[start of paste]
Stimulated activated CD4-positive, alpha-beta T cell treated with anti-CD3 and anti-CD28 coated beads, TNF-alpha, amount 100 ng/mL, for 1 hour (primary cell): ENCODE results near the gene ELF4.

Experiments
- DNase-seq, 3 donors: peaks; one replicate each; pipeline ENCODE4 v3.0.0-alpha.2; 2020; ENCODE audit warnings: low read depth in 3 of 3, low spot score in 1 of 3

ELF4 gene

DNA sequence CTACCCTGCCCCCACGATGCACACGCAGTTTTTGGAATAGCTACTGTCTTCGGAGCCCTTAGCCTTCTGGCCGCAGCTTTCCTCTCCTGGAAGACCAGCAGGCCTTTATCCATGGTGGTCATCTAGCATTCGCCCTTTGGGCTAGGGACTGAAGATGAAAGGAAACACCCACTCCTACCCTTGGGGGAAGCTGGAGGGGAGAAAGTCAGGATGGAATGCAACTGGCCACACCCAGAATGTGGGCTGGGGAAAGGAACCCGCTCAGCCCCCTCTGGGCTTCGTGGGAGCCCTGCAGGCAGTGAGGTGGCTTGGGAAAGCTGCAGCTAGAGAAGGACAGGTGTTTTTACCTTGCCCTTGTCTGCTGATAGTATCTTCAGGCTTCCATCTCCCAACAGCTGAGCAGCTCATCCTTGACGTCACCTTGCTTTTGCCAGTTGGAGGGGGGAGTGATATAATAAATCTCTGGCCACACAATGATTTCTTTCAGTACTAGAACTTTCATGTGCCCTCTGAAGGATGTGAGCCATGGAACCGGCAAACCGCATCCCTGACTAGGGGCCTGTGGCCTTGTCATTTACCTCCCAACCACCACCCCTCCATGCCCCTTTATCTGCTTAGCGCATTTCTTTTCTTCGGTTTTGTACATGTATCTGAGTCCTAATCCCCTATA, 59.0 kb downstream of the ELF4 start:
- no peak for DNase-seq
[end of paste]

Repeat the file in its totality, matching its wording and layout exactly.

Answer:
Stimulated activated CD4-positive, alpha-beta T cell treated with anti-CD3 and anti-CD28 coated beads, TNF-alpha, amount 100 ng/mL, for 1 hour (primary cell): ENCODE results near the gene ELF4.

Experiments
- DNase-seq, 3 donors: peaks; one replicate each; pipeline ENCODE4 v3.0.0-alpha.2; 2020; ENCODE audit warnings: low read depth in 3 of 3, low spot score in 1 of 3

ELF4 gene

DNA sequence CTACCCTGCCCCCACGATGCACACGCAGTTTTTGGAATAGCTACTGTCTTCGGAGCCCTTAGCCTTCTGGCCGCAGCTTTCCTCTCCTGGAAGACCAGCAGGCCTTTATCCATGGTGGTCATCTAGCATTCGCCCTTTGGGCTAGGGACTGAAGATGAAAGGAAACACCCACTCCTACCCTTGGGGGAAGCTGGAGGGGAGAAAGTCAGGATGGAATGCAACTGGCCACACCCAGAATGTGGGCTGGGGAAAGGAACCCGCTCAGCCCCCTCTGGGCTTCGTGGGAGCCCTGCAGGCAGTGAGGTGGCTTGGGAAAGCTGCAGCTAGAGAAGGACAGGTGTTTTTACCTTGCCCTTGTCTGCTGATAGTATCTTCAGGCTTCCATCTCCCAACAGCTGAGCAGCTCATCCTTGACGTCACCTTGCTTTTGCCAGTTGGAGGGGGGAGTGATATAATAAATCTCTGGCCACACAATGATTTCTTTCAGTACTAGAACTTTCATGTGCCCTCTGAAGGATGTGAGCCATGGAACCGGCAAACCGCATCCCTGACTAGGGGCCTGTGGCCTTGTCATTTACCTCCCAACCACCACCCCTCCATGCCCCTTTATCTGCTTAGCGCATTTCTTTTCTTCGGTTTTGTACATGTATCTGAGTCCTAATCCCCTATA, 59.0 kb downstream of the ELF4 start:
- no peak for DNase-seq